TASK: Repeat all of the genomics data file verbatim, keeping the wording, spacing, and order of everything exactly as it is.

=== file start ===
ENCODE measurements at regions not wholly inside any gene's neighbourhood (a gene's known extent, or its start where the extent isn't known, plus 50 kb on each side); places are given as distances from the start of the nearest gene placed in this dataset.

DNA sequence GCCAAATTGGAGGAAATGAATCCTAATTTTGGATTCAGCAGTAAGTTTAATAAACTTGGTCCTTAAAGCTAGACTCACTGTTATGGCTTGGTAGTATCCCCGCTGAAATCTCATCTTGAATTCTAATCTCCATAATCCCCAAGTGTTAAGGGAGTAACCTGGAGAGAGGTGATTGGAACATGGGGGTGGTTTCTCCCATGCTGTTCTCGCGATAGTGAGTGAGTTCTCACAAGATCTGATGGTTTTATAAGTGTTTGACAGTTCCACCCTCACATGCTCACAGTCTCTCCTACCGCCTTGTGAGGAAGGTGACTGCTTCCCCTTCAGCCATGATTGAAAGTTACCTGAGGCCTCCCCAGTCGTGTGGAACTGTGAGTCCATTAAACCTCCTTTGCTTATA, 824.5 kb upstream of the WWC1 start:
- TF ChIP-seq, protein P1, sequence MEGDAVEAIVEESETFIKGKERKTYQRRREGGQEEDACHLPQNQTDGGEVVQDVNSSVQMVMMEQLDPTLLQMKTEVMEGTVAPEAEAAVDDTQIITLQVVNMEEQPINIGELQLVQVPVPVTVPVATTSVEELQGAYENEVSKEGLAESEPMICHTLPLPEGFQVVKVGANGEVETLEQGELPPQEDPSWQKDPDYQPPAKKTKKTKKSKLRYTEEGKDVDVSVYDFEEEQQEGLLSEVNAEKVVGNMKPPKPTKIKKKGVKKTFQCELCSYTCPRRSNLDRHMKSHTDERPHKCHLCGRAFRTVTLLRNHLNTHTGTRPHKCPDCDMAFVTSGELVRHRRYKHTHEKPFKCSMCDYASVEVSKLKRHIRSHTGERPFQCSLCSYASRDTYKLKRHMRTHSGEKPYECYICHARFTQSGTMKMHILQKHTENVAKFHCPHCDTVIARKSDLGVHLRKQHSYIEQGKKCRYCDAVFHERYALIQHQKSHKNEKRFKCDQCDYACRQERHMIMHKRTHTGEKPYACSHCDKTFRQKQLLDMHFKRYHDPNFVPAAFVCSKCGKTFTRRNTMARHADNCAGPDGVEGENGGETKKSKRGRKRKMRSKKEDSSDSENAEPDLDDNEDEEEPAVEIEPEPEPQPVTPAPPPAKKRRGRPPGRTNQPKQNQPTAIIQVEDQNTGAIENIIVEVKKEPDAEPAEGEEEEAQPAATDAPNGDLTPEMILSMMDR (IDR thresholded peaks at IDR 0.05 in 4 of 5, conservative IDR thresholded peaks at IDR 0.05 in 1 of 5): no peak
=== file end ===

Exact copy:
ENCODE measurements at regions not wholly inside any gene's neighbourhood (a gene's known extent, or its start where the extent isn't known, plus 50 kb on each side); places are given as distances from the start of the nearest gene placed in this dataset.

DNA sequence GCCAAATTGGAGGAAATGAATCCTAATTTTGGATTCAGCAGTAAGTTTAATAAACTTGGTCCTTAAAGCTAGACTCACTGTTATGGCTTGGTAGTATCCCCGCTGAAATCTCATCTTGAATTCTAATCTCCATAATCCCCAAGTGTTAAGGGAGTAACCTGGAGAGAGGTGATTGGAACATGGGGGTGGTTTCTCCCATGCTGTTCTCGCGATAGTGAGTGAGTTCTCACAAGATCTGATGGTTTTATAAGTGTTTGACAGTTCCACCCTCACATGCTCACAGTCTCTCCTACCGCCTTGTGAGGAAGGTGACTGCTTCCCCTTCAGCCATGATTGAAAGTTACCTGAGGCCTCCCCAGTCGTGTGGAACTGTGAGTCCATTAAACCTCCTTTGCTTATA, 824.5 kb upstream of the WWC1 start:
- TF ChIP-seq, protein P1, sequence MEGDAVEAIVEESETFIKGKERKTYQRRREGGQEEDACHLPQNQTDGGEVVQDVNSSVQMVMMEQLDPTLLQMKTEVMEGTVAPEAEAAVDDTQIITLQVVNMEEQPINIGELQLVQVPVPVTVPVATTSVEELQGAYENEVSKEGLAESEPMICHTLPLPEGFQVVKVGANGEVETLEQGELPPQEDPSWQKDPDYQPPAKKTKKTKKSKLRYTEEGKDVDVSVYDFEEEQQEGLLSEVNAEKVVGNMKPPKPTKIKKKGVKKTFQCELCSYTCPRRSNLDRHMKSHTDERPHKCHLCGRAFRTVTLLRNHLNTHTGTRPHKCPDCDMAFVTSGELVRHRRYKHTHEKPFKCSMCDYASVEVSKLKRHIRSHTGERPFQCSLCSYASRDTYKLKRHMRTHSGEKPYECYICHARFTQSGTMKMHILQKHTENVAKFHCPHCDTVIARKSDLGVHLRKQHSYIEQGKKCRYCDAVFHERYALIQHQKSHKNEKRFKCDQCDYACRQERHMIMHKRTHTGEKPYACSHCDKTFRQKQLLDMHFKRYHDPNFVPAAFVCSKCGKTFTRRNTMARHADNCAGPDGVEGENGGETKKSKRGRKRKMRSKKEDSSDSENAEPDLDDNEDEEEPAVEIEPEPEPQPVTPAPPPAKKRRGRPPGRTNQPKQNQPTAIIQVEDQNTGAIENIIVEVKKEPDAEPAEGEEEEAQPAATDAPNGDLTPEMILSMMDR (IDR thresholded peaks at IDR 0.05 in 4 of 5, conservative IDR thresholded peaks at IDR 0.05 in 1 of 5): no peak